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It's the end of the world as we know it



Selected poems


Corflute essay

It started with the corflute wars, two-dimensional politics, the roadside photos larger than life. In the first week they were clustered together in prime eye-line sites, blue and red and green.

And, then the wars revved up. The corflutes were turned to face away from the road, hidden behind opposition posters, uprooted, flung facedown, driven through and over, piled in heaps, disfigured with horns, pointed teeth, strangely shaped ears. Annotated with lezzo, poofter scrawled across the portraits.

Public exorcisms for being gay didn’t work. The newly minted lezzo pollie (why would you do that to yourself?) stays in the race. Sonnets of revenge from the pollie’s ‘community’ turn into an uneasy-living-in-this-world kind of feeling for all of us.

The entirety of the social needs to take a moment. Start with a question. How does it matter?

The primary prism, the lens is politics. This matters because the act of witnessing, following the gaze of those who look in a different way lets you see in a different way. Can the pain of seeing something clearly, without ambiguity, create something? Even though we’ve always been the barbarians, uncomfortable with difference, the social fabric finds an opiniated dyke difficult to pigeonhole. The process of overlaying gender and politics gives us a crosscut of fragments; no logic to it, no reason; the lezzo and dyke take nothing from the straight and narrow.

How to stop the misogyny of the patriarchy? Jam a stick in the spokes. Stone in the path. Spill from the poison cup. Shout lalala over a woman’s unwelcome voice. Ask twelve people to hear the evidence. Stop talking. Start talking. Require the whole citizenry to have an opinion. And to mark a paper to demonstrate the opinion.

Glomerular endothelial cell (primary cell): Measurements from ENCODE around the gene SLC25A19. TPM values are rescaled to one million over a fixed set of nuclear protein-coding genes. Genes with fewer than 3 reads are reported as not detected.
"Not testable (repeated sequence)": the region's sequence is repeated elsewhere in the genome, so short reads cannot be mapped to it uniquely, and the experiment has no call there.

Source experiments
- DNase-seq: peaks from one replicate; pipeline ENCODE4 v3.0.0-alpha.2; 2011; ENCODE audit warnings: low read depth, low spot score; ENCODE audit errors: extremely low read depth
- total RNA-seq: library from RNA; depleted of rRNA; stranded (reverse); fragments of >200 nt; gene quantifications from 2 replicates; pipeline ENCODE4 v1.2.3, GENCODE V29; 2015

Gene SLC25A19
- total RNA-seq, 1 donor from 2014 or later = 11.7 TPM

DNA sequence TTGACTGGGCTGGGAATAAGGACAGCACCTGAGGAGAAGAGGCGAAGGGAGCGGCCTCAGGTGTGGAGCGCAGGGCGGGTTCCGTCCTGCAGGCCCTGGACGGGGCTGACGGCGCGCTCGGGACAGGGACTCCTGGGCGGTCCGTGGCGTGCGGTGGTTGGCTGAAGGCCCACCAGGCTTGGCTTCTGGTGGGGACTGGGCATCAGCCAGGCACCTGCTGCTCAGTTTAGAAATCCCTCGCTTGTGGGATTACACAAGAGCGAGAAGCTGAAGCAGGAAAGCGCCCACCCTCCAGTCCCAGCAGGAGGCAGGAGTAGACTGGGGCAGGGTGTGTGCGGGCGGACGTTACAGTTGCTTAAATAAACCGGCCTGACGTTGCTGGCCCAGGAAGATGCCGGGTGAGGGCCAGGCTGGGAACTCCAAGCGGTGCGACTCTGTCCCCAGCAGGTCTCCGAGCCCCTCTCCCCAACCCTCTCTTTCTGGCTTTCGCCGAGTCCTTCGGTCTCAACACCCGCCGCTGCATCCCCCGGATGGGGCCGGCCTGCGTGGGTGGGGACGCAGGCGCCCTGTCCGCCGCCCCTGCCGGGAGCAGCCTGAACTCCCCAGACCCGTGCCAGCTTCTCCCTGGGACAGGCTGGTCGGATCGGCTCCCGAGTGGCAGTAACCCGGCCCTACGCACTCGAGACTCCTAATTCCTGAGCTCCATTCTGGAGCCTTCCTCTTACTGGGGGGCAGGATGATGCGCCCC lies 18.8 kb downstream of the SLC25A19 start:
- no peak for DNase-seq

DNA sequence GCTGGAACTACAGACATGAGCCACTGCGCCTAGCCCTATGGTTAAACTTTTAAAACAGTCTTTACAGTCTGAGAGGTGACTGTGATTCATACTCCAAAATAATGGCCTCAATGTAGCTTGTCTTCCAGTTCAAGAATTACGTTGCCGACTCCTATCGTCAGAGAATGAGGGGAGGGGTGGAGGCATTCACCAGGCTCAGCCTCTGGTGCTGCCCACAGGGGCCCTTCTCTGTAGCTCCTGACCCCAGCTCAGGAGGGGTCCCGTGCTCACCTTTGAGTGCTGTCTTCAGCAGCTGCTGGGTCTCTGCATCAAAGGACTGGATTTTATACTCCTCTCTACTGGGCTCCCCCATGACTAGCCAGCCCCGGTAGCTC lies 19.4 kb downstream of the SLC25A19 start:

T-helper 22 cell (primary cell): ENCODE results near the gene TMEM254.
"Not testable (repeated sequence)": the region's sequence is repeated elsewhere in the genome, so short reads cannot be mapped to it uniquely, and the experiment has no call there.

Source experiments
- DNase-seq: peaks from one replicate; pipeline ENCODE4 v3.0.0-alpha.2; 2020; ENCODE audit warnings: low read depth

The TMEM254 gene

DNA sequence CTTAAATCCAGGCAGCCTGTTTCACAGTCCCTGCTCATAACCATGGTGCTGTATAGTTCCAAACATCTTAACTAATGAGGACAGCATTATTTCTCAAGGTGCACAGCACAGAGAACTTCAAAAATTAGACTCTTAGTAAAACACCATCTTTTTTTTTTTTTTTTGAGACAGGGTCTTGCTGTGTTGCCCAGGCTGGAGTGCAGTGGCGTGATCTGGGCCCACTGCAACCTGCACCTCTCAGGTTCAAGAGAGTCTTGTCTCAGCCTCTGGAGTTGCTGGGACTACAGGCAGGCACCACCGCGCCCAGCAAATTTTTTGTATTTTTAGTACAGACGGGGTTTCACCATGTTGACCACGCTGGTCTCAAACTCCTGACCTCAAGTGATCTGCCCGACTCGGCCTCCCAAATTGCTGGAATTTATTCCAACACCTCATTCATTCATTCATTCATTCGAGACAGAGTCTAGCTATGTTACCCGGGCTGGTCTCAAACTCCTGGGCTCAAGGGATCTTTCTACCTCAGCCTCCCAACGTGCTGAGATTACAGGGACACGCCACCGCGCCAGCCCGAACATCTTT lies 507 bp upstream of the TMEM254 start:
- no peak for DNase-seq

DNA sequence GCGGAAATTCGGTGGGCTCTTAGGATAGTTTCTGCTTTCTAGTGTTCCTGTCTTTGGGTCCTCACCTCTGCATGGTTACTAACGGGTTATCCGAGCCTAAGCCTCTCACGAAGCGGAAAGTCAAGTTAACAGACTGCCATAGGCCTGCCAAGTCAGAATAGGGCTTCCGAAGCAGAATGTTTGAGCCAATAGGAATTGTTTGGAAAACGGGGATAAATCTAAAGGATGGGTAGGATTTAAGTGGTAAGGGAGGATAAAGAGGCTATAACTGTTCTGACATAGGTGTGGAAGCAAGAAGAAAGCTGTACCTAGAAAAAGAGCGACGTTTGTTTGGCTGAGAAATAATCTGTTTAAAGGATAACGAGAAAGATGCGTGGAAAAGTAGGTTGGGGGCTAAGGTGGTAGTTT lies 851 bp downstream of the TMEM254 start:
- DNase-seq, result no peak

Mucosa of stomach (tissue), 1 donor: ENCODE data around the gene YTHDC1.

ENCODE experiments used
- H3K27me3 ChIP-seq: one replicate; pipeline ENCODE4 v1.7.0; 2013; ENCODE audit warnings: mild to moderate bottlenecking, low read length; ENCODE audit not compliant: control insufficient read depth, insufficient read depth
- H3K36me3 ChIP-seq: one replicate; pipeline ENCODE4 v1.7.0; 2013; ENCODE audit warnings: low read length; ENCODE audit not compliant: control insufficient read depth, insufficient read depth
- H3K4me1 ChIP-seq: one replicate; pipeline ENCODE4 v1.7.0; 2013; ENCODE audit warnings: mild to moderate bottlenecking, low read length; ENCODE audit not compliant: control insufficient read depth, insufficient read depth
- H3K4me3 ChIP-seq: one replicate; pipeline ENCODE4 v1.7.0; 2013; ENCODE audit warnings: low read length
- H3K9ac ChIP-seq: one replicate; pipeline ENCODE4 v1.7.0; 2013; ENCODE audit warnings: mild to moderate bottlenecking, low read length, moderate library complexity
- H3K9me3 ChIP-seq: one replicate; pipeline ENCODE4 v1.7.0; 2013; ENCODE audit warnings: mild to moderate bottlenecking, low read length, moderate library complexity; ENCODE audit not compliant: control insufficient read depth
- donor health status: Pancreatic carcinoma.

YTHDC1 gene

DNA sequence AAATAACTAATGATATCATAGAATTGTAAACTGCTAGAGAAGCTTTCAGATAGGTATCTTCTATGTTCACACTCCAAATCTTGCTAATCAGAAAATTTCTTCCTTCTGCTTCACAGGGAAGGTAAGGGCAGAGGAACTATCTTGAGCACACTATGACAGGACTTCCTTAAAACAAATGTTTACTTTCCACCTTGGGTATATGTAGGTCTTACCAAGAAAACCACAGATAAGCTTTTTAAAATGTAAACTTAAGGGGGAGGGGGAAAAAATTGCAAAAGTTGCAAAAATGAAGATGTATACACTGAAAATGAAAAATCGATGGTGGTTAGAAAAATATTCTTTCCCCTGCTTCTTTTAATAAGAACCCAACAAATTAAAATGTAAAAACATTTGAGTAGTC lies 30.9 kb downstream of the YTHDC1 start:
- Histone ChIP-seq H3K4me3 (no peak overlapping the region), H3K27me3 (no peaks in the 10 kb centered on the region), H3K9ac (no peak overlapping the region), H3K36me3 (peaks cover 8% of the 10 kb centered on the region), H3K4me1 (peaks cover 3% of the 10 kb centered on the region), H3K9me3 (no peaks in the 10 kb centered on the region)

The corflutes have it. She’s there, larger than life, three dimensional.




on the day of the millionth case and half million deaths I drink coffee in a warm, morning living room, walk a small dog at our national arboretum, eat lunch of seafood and avocado at a local outdoor café, buy two likely looking books on amazon, tune into a zoom poetry reading and listen to podcasts from america.

realise it’s the end of the world, as we know it.

on this evening, as the dark of 2020’s longest night seeps in, I peel a bright, loose skinned mandarin, the pith and tart of the skin causing a poodle to sneeze.

sweet, sweet juice in my mouth flooding, flooding…



Sandra RenewSandra Renew's recent collections are It’s the sugar, Sugar, Recent Work Press, 2021; Acting Like a Girl, Recent Work Press, 2019; and The Orlando Files, Ginninderra Press, 2018. Acting Like a Girl was the winner of the 2020 ACT Writing and Publishing Award for Poetry.

Topic tags: Sandra Renew



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Existing comments

millions - may be the most apropos words i've read for a year. And I've discovered (via google) that corflute was the Oxford word of the month in March 2017. Time flies.

Pam | 25 May 2021  

Is that distant rumble the sound of poets turning in their graves?

A Rhymer | 25 May 2021  

Lucky countries can chew gum and tie their shoelaces at the same time. Corflute concerns can stay on the frontburner no matter what else is happening because no matter what else is happening is happening elsewhere. The question is whether a corflute concern is a discretionary spending because the country is lucky or a debt because the country is lucky.

roy chen yee | 28 May 2021  

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